[Rd] unloadNamespace (Was: How to unload a dll loaded via library.dynam()?)

Prof Brian Ripley ripley at stats.ox.ac.uk
Fri Feb 20 12:37:18 CET 2009

This was rather a large shift of subject, so I've pruned the 
recipients list.

Is lazy loading involved?  If so I have an idea that may or may not be 
relevant.  We do cache in memory the lazy-loading database for speed 
on slow (network-mounted or USB drive) file systems.  Now the cache is 
flushed at least if you do detach(foo, unload = TRUE) or but I can 
envisage a set of circumstances in which it might not be.

So perhaps try detach(foo, unload = TRUE) or not using lazy-loading 
when developing the package?

On Fri, 20 Feb 2009, Berwin A Turlach wrote:

> G'day all,
> On Fri, 20 Feb 2009 04:01:07 +0000 (GMT)
> Prof Brian Ripley <ripley at stats.ox.ac.uk> wrote:
>> library.dynam.unload() does work if the OS is cooperative.  And if
>> you have your package set up correctly and unload the namespace (and
>> not just detach the package if there is a namespace) then the shared
>> object/DLL will be unloaded. [...]
> I guess I have a similar code-install-test development cycle as Alex;
> and I seem to work on a cooperative OS (Kubuntu 8.04).
> My set up is that I install packages on which I work into a separate
> library.  To test changes to such packages, I start R in a directory
> which contains a .Rprofile file which, via .libPaths(), adds the above
> library to the library path.  In this R session I then test the changes.
> I also used to quit and restart R whenever I re-installed a package with
> namespace to test the changes made.  Somehow I got the impression that
> this was the way to proceed when namespaces were introduced; and I did
> not realise until recently that better ways (unloading the namespace)
> exist.
> However, I noticed the following behaviour under R 2.8.1 and "R version
> 2.9.0 Under development (unstable) (2009-02-19 r47958)" which I found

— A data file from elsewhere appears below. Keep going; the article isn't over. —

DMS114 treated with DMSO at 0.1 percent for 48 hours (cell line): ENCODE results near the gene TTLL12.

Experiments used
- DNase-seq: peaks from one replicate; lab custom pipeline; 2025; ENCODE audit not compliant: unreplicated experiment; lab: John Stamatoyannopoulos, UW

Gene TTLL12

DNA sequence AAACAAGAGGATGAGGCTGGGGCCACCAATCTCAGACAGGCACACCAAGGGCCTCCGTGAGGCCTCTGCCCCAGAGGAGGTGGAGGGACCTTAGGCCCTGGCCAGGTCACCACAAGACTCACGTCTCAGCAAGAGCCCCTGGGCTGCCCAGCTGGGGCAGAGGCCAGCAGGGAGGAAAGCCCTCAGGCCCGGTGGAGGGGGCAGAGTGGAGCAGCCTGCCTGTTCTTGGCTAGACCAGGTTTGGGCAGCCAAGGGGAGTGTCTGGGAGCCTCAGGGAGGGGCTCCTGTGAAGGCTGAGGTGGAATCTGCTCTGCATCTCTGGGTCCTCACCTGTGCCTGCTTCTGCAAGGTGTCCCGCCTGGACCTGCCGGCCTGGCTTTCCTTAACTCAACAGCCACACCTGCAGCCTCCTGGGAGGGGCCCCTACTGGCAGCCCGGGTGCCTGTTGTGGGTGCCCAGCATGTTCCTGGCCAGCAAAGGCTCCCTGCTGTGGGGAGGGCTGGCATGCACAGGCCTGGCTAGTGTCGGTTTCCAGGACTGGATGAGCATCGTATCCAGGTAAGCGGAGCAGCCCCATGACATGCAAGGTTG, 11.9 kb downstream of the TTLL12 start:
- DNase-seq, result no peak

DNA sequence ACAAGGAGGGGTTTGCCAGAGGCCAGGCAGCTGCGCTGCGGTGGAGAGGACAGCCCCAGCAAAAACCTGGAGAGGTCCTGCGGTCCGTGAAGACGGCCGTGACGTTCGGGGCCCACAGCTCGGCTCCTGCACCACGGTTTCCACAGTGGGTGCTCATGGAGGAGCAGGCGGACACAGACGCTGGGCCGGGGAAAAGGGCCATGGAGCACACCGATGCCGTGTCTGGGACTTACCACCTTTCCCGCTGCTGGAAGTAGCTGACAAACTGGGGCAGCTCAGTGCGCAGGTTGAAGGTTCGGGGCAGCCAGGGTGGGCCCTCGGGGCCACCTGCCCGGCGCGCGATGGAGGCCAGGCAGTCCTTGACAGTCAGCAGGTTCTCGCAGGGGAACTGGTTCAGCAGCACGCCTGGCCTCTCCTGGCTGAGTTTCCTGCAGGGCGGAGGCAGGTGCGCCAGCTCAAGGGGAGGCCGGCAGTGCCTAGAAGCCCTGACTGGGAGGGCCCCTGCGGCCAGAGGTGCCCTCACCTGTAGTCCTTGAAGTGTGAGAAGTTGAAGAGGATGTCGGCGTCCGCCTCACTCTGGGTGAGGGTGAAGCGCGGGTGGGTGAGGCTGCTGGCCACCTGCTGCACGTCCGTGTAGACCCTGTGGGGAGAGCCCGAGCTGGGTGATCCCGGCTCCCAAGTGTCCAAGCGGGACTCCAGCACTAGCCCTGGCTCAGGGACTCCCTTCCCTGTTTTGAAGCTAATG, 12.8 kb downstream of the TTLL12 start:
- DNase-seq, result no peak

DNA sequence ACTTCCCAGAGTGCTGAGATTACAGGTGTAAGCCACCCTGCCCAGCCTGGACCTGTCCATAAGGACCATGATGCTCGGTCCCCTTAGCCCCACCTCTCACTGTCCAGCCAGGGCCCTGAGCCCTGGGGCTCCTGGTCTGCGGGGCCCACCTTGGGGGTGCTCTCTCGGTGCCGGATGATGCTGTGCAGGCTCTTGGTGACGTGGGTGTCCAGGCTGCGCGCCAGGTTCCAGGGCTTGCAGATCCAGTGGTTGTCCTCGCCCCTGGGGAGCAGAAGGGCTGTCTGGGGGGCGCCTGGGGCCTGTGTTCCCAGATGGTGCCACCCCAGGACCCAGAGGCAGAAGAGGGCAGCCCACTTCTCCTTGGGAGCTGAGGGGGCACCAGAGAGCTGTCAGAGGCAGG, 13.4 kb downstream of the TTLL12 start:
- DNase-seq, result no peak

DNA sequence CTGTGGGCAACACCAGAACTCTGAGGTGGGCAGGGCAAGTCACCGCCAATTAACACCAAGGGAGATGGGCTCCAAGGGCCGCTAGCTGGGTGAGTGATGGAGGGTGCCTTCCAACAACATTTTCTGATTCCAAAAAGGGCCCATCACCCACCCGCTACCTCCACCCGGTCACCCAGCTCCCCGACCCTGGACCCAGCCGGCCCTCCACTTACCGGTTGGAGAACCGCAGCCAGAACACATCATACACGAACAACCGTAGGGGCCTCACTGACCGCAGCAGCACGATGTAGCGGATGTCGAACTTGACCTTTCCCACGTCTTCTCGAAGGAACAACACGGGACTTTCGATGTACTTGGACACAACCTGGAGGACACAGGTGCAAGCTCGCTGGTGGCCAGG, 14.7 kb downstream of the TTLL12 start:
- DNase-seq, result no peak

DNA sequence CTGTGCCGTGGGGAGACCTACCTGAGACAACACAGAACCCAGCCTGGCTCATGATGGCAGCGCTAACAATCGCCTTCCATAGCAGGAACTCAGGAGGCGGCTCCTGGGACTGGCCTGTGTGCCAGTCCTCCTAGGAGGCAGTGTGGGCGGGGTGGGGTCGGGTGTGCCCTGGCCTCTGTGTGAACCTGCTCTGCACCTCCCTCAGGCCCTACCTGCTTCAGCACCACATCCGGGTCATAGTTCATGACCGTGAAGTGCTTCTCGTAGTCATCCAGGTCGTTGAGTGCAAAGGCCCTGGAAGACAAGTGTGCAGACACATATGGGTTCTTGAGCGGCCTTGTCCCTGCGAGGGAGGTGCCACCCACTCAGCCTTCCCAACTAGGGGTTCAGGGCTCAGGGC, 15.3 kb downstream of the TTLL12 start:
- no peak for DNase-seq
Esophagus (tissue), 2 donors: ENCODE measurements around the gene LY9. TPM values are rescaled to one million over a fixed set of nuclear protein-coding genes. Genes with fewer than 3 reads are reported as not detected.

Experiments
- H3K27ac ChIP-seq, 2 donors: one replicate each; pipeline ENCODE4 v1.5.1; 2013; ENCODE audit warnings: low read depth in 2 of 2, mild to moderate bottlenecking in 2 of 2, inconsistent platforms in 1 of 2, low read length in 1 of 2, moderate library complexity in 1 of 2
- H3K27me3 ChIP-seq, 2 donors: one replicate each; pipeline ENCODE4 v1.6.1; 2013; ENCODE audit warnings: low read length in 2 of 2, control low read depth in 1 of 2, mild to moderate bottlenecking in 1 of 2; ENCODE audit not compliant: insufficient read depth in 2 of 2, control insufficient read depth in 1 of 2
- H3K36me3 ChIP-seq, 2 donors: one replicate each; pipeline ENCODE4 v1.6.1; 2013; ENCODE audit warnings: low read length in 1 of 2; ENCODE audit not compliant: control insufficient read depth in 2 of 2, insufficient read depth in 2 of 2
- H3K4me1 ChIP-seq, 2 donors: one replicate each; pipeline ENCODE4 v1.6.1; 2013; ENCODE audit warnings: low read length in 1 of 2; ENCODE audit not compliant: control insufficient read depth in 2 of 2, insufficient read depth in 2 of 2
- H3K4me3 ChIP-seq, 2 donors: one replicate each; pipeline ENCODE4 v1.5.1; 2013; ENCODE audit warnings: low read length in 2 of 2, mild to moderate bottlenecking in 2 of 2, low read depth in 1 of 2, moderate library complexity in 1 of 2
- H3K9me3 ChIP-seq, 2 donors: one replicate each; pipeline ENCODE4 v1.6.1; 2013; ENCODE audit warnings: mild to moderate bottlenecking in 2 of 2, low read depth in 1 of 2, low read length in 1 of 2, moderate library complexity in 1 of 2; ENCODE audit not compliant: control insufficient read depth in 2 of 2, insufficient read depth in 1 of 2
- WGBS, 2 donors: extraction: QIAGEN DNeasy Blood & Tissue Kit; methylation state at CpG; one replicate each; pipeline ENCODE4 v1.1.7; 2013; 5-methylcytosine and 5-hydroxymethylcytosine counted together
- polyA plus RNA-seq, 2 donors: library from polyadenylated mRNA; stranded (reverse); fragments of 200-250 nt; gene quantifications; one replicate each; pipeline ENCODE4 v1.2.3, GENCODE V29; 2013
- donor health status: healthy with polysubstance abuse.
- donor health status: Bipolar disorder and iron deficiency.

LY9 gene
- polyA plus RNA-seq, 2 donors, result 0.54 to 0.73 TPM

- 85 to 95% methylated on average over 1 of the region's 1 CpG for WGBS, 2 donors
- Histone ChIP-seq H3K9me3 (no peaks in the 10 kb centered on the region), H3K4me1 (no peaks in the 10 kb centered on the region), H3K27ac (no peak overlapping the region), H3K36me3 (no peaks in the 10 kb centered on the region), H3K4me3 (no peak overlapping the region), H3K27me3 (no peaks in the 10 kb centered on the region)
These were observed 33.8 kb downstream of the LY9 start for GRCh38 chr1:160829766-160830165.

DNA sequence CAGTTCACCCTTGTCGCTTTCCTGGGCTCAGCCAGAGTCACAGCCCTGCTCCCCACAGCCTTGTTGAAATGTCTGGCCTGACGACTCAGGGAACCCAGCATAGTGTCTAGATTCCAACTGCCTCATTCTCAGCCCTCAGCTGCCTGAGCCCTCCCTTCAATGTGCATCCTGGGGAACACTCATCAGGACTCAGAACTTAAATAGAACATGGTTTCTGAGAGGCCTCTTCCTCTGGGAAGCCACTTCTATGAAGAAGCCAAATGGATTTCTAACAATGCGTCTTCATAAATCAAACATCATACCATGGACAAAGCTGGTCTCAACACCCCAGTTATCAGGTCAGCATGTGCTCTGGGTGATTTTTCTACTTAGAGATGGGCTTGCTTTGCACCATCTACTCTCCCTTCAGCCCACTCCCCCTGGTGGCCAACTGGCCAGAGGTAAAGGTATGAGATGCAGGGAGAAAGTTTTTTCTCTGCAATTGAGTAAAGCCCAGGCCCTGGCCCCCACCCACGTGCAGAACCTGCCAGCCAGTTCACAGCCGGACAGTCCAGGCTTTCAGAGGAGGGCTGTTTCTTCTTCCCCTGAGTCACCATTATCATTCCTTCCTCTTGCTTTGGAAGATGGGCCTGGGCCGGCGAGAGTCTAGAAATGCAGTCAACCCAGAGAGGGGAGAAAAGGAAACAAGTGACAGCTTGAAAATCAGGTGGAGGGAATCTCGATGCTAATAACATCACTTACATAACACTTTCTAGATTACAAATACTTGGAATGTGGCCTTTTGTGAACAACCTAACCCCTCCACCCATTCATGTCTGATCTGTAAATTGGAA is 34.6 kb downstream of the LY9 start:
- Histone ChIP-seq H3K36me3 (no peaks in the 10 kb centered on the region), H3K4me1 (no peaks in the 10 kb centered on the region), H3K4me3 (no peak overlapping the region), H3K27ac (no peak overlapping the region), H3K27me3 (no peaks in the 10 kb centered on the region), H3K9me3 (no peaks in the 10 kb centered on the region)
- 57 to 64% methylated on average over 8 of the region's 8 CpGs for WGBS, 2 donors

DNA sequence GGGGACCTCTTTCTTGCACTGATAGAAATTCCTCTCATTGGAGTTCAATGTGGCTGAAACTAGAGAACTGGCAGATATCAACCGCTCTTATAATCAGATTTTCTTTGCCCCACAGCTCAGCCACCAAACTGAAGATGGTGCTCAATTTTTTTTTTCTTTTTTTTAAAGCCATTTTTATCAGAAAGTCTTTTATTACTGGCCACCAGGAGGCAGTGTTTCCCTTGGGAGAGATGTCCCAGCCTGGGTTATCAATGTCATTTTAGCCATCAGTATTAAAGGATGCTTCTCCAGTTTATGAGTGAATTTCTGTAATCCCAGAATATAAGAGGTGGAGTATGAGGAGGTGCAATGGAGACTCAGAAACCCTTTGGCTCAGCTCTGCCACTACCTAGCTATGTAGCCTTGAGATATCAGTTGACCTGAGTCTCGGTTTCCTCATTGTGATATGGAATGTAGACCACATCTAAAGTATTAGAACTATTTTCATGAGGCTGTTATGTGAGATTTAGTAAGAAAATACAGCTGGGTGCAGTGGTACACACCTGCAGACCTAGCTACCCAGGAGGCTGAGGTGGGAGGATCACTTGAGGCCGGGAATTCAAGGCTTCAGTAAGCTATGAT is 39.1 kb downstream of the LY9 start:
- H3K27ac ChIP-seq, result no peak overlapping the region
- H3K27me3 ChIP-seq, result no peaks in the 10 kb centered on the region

> surprising:
> 1) In the running R session, issue the command "unloadNamespace(XXX)"
> 2) Do changes to the code of the package; e.g. add a "print("hello
>   world")" statement to one of the R functions.
> 3) Install the new package
> 4) In the running R session, issue the command "library(XXX)" and call
>   the R function that was changed.
> Result: "Hello world" is not printed, somehow the old R function is
> still used.  If I issue the commands "unloadNamespace(XXX)" and
> "library(XXX)" once more then a call to the R function that was changed
> will print "Hello world"; i.e. the new code is used.
> If the above sequence is changed to 2), 3) and then 1), then 4) behaves
> "as expected" and the new R code is used immediately.
> As far as I can tell, if via the .onUnload() hook the shared object is
> unloaded via library.dynam.unload(), changes in the C code take effect
> no matter whether I perform the above steps in the sequence 1-2-3-4 or
> 2-3-1-4.
> My preference is to use the sequence 1-2-3-4 since it seems to be the
> "more logical and cleaner" sequence; and I have vague memories that I
> managed to crash R in the past after using 2-3 and then trying to quit
> R.
> I am wondering why does it make a difference with respect to R code in
> which order these steps are done but not with respect to compiled
> code.  Well, I guess I understand why the order does not matter for
> compiled code, but I do not understand why the order matters for R
> code.  I could not find anything in the documentation that would
> explain this behaviour, or indicate that this is the intended
> behaviour.
> Enlightening comments and/or pointers to where this behaviour is
> documented would be welcome.
> Cheers,
> 	Berwin
> =========================== Full address =============================
> Berwin A Turlach                            Tel.: +65 6516 4416 (secr)
> Dept of Statistics and Applied Probability        +65 6516 6650 (self)
> Faculty of Science                          FAX : +65 6872 3919
> National University of Singapore
> 6 Science Drive 2, Blk S16, Level 7          e-mail: statba at nus.edu.sg
> Singapore 117546                    http://www.stat.nus.edu.sg/~statba

Brian D. Ripley,                  ripley at stats.ox.ac.uk
Professor of Applied Statistics,  http://www.stats.ox.ac.uk/~ripley/
University of Oxford,             Tel:  +44 1865 272861 (self)
1 South Parks Road,                     +44 1865 272866 (PA)
Oxford OX1 3TG, UK                Fax:  +44 1865 272595

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